“My mother cared for people for the better part of her working life,” her son Ted Conard told me. “Caring was in our gene pool I guess since I went into that field and others in our family did too.” After 35 years of working at Green Bay’s Curative Workshop, Ted recently retired and still lives in Green Bay. After my discharge from St. Vincent’s, I attended therapy at the Curative Workshop for many long months, regaining flexibility in both my legs after months of inactivity and re-learning how to walk. “You probably worked with Gloria, a therapist there,” Ted said. “She was there forever.”
Suddenly, my memories were expanding, connecting. They were real.
“My mom Maggie had crazy love for children. She would come home and talk about her patients especially the ones she became close to and I’m sure she talked about you. She would have grown really attached and her heart would have been breaking for what you were going through,” Maggie’s daughter Julie said. “She would have thought of you like you were one of her children.”
“Maggie would be so pleased to know that you are pursuing this,” retired Green Bay nurse Mary Thomas explained when I spoke with her. “As nurses, you touch people’s lives and then they go their own ways. To know that you remembered, that she touched you and it meant something to you, well, that means something to all of us.”
My sister Susie, a nurse herself and professor of nursing at UWGB elaborated on that thought. “Nurses do so many things but the human caring is what makes the difference. This nurse cared for you, she transformed a difficult experience for a child. In her caring for you, you were no longer alone in that room.”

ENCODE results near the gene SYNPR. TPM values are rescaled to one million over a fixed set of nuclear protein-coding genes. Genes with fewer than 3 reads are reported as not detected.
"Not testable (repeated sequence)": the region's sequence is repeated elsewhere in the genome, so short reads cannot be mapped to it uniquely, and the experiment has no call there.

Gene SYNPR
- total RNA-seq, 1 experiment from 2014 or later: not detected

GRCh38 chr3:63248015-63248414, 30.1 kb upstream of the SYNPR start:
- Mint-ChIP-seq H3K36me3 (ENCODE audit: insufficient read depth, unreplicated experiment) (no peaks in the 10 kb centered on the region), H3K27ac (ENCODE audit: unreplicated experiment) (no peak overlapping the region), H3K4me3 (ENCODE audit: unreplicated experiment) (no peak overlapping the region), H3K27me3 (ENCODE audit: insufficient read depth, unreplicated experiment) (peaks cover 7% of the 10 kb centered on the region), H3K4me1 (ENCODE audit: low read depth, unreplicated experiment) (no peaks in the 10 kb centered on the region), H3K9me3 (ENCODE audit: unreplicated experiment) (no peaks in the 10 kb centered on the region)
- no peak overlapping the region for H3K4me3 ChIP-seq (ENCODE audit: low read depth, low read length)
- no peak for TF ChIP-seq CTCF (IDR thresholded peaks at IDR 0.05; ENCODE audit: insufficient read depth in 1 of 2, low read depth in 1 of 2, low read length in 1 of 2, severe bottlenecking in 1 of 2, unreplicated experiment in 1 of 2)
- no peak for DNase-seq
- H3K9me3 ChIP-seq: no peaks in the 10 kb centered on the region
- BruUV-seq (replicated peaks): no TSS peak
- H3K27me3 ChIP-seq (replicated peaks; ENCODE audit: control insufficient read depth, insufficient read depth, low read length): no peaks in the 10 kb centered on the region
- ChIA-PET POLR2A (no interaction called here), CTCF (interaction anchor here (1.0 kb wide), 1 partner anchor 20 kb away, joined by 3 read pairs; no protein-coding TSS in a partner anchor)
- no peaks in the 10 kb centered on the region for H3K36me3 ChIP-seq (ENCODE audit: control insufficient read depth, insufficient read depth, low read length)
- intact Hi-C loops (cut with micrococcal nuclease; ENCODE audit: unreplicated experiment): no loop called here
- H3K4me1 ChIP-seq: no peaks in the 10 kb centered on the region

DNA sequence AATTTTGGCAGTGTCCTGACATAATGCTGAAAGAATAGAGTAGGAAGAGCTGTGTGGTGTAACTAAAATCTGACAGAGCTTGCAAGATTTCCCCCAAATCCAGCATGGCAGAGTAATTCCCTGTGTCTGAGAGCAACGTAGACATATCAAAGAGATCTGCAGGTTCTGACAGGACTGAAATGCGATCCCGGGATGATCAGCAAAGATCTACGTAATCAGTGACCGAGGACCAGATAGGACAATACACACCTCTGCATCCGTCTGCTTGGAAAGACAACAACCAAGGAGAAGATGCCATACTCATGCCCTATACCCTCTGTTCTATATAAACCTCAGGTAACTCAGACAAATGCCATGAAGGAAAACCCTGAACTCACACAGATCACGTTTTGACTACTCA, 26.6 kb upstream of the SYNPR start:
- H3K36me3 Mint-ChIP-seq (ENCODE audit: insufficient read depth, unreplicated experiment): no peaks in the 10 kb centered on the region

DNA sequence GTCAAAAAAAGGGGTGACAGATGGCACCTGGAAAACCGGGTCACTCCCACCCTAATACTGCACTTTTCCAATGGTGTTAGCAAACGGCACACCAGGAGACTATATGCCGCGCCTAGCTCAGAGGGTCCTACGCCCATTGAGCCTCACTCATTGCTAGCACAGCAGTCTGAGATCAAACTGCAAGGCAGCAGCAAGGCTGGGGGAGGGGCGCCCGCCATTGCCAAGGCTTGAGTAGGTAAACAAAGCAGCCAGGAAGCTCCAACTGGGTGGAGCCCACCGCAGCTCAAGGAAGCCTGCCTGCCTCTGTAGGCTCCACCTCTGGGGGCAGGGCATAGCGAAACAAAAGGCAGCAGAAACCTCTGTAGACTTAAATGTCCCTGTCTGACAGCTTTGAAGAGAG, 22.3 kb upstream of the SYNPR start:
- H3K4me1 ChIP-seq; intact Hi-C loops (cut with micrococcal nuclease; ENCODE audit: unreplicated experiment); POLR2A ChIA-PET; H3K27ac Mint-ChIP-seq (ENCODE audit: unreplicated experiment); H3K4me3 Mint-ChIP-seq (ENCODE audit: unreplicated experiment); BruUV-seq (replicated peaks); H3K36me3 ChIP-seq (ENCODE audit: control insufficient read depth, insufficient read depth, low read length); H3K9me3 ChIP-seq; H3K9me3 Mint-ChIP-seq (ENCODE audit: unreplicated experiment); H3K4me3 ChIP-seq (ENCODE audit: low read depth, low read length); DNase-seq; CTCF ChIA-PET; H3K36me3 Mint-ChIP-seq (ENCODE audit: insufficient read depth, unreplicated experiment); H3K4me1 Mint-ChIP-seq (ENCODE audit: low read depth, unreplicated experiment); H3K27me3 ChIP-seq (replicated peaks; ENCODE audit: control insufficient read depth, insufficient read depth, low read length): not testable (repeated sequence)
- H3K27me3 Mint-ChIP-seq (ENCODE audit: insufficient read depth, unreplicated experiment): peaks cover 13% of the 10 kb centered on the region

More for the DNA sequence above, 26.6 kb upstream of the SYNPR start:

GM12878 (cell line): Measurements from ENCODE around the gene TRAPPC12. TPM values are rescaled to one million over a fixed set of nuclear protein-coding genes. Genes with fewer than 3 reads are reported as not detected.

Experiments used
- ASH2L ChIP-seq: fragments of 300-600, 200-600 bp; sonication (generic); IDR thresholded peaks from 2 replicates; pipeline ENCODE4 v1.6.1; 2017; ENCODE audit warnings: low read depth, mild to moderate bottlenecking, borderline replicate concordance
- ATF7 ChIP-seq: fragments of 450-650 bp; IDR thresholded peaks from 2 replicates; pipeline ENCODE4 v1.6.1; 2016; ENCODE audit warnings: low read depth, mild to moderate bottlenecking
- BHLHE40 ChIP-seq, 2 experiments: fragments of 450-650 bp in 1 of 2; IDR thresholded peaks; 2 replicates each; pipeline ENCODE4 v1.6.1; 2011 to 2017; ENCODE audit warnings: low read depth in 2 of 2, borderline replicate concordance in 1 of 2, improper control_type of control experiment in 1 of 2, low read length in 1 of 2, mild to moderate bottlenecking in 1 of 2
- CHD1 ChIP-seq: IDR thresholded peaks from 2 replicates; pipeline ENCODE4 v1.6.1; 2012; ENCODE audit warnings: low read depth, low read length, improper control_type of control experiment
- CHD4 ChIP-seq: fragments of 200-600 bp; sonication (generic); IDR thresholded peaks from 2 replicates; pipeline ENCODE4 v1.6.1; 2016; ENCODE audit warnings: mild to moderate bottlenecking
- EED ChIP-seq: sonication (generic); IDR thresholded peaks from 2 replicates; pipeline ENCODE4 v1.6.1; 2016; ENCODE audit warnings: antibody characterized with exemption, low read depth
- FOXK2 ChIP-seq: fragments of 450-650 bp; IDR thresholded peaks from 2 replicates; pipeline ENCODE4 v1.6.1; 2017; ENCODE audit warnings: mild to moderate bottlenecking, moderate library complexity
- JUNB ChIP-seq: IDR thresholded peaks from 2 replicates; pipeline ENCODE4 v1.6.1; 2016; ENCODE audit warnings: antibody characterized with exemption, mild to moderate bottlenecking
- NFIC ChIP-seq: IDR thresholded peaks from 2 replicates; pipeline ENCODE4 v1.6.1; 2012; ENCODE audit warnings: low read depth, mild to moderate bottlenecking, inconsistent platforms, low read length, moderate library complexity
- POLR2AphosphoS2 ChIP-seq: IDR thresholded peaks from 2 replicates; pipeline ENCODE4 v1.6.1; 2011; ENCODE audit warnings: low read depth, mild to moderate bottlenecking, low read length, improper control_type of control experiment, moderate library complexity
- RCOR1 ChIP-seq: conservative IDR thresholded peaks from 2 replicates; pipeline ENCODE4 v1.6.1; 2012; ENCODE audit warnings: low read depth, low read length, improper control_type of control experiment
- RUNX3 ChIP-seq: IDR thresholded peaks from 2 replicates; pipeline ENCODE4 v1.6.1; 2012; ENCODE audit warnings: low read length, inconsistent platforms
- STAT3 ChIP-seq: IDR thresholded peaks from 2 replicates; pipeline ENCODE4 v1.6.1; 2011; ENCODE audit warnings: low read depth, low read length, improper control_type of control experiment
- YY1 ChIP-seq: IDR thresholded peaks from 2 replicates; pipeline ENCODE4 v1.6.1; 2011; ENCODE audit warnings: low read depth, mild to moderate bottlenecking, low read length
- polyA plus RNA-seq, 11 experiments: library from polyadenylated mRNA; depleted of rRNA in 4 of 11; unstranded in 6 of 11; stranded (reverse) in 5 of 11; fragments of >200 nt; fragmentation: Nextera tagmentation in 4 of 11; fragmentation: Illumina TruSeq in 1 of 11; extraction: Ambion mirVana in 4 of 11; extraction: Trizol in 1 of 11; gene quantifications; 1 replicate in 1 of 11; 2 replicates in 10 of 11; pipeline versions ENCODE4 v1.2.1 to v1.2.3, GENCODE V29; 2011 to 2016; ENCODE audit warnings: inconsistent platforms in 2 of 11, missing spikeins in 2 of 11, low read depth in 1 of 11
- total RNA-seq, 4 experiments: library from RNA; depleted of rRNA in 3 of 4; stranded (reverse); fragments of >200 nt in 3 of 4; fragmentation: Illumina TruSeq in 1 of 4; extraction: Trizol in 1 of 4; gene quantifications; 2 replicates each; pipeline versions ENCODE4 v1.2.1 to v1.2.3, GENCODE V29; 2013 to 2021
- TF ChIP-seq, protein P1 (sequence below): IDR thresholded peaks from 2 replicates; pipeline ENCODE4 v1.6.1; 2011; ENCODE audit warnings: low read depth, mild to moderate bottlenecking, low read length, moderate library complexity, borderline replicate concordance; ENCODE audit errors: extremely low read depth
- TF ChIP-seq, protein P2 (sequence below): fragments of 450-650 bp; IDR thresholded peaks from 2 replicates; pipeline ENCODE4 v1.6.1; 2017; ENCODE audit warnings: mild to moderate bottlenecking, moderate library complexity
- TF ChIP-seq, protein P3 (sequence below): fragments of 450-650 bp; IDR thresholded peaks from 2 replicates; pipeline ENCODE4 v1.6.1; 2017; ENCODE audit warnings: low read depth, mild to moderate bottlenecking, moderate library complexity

Once again, what I set out to find wasn’t at all what was there. Instead I found something deeper and richer. Yes, I found Maggie and the memories the beautiful memories she gave me. But now I understand the life she brought to so many people — her patients, her colleagues and friends, and her family.
Her granddaughter Jessi told me about her brother’s reaction to this unfolding story and she included it on her blog as well:
“The first thing that came to mind…is how loved ones have a way of letting us know that they’re still there, they never left to begin with. What an awesome gift” ~Nathan Kofler
There’s also a comment from “Carrie” following Jessi’s blog post that makes a great deal of sense to me:
“…..We have named those, God-incidences because its too perfect just to be a coincidence…..” – Carrie
These “God-incidences”/coincidences have brought me this far and at every turn of this journey I’ve found something immensely beautiful. For anyone who has gone through a fire of any kind, be it physical or psychological, we know we would never want to go through it again. And still there are great lessons and great love to be found. “It meant the world to me and my family to know that Maggie was loved by so many people,” her daughter Julie told me. “What a legacy she has left.”
A legacy indeed.
Thank you Maggie Conard. You have left behind an incredible legacy of healing and helping for so many of us. I am grateful to be a part of it.